The Presidency has described as untrue reports suggesting that the country has placed a ban on the importation of food items.
Senior Special Assistant to the President on Media, Garba Shehu stated this in a letter addressed to the Editor of Financial Times over a report published by the media house alleging that the Buhari administration had placed embargo or restrictions on food imports.
According to the presidential aide, there is no ban or restriction placed on the importation of agricultural products into the country as being insinuated in the report.
He maintained that the Buhari administration had consistently worked towards strengthening Nigeria’s own industrial and agricultural base.
The statement read in parts:”Sir – Your article “Muhammadu Buhari sparks dismay over policy shift on food imports” (Aug. 15) suggests the Nigerian Government is restricting the import of agricultural products into the country. This is simply incorrect.
”To be absolutely clear, there is no ban or restriction on the importation of food items whatsoever.
”President Buhari has consistently worked towards strengthening Nigeria’s own industrial and agricultural base. A recent decision sees the Central Bank maintain its reserves to put to use helping growth of domestic industry in 41 product sectors rather than provide FOREX for the import of those products from overseas.
”Should importers of these items wish to source their FOREX from non-government financial institutions (and pay customs duty on those imports – increasing tax-take, something the FT has berated Nigeria for not achieving on many occasions) they are freely able to do so.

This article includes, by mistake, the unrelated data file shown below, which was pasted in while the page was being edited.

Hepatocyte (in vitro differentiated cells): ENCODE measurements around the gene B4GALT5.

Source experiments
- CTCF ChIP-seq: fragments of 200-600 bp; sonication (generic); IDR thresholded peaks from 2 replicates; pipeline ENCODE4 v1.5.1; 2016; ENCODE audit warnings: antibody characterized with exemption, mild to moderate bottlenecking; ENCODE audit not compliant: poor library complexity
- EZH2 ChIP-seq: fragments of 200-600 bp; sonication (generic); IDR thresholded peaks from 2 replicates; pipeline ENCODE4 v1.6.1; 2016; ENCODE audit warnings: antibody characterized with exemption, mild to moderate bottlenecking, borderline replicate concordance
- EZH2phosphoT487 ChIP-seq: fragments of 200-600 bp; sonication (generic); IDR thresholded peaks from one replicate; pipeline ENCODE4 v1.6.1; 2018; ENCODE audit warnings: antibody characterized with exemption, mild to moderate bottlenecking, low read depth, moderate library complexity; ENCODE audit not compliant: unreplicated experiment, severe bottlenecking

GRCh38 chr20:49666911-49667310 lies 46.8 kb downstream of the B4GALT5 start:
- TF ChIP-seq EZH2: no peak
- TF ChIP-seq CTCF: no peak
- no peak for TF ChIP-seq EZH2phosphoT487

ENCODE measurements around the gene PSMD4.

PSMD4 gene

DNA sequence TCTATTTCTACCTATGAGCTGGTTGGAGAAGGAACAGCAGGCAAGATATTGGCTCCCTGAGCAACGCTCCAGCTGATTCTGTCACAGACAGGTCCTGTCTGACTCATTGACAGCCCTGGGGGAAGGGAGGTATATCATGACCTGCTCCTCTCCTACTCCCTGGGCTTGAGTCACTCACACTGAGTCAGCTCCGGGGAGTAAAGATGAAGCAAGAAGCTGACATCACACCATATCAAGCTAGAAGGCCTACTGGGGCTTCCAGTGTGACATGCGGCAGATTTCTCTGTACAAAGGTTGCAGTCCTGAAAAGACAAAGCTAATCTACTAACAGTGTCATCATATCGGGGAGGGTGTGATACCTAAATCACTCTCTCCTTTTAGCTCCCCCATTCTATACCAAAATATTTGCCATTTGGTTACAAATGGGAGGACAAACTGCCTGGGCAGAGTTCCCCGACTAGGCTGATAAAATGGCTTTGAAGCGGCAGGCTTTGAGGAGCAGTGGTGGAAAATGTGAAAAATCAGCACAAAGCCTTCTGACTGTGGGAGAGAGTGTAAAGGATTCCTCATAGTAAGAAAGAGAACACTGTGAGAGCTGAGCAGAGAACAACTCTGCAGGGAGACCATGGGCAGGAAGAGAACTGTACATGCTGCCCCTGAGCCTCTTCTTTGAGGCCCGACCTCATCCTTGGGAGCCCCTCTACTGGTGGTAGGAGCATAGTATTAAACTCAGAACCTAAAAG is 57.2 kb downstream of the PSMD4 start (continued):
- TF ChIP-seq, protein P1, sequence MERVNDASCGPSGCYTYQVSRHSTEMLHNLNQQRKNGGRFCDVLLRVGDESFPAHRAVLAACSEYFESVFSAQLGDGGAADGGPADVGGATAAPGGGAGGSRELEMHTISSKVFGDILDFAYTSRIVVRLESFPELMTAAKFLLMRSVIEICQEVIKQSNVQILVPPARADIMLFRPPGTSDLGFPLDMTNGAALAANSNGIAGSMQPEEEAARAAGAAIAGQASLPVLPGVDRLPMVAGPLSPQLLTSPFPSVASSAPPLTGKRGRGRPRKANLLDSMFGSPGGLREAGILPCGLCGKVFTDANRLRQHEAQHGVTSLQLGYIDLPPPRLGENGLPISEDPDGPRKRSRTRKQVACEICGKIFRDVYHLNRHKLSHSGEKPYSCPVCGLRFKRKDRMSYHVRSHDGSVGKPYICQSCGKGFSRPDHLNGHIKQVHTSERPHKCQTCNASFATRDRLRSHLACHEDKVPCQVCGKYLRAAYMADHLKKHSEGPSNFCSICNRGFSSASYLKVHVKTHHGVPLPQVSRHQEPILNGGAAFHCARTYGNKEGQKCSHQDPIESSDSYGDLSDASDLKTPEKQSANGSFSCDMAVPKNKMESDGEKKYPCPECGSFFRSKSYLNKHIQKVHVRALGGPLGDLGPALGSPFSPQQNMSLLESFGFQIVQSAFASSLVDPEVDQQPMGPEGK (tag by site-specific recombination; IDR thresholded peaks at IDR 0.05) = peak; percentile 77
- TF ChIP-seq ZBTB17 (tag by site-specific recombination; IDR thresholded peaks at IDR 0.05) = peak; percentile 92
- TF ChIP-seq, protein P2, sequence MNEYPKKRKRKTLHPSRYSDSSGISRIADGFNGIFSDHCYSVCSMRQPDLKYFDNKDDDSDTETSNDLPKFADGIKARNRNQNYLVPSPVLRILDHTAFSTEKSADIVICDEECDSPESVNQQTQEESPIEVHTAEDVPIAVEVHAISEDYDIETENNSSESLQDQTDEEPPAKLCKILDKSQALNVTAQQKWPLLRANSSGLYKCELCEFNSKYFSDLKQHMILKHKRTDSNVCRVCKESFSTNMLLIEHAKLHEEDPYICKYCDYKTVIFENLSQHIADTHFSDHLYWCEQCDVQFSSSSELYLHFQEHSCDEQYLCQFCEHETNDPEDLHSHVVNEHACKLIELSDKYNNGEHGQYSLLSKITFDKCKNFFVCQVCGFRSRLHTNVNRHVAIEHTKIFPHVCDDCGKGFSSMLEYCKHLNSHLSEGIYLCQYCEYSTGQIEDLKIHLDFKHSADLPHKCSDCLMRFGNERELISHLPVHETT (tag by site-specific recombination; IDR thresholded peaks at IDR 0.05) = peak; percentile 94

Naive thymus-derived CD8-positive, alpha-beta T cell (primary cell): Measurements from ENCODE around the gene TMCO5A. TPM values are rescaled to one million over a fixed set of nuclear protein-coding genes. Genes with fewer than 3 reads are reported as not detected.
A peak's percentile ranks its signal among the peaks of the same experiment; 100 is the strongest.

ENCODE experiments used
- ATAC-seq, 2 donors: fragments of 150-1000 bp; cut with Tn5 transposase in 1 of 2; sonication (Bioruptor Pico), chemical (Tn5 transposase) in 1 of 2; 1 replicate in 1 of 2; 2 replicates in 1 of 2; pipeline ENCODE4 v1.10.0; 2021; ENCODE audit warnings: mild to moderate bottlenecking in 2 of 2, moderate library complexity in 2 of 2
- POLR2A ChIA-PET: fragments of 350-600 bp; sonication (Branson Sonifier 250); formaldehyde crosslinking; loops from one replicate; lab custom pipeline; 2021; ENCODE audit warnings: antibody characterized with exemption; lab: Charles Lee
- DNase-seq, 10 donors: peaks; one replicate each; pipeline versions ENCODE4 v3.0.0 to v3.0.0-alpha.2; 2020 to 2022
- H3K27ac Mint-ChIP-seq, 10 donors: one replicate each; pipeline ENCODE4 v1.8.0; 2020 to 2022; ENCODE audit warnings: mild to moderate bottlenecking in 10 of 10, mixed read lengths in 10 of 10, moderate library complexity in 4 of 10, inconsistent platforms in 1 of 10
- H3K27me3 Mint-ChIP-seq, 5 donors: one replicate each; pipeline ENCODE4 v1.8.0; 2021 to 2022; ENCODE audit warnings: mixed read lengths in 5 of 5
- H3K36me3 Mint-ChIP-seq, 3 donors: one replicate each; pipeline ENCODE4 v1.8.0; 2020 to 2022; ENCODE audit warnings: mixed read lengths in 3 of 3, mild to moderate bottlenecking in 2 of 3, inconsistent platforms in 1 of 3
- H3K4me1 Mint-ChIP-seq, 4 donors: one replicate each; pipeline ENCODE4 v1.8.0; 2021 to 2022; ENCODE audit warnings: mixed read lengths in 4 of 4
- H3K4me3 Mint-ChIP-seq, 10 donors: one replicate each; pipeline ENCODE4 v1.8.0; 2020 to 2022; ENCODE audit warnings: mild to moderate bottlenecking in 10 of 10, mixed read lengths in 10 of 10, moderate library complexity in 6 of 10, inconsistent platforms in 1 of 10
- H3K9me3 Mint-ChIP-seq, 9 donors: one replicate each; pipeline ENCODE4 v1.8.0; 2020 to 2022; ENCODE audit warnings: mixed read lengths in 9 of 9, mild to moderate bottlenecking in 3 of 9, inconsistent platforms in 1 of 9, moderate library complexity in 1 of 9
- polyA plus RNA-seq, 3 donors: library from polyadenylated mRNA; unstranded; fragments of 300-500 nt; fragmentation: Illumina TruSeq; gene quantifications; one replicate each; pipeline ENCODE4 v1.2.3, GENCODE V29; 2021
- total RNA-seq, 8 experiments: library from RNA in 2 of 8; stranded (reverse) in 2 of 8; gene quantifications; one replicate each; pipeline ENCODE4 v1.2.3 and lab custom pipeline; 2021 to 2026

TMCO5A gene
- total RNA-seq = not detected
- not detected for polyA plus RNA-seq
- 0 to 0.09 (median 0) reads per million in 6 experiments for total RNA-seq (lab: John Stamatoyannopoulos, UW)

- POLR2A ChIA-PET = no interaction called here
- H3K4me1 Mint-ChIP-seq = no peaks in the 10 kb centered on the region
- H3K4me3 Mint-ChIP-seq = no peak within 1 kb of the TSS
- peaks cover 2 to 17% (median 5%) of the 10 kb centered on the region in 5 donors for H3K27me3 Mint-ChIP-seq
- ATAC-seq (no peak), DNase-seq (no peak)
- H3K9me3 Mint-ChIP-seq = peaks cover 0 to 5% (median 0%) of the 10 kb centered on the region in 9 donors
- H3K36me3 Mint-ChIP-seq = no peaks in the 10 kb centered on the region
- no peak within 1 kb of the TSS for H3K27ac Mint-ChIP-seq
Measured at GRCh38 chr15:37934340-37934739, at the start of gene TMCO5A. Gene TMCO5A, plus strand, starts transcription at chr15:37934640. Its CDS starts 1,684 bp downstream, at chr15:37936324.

”Diversification of FOREX provision towards the private sector and away from top-heavy government control, a diversification of Nigeria’s industrial base, and an increase in tax receipts – are all policies one might expect the Financial Times to support.
”Yet for reasons not quite clear, the author and this newspaper seem to believe the president’s administration seeks to control everything – and yet do so via policies that relinquish government control.
Recall that President Muhammadu Buhari had last week told the Central Bank of Nigeria not to sell foreign currencies used for international transactions to persons in the business of importing food into the country.
According to Buhari, Nigeria currently has enough food for its citizens following several reforms in the agriculture sector by his administration, adding that there was no need to continue to import the same into the country.
The President said that Nigeria’s foreign reserve should be conserved for the diversification of the economy.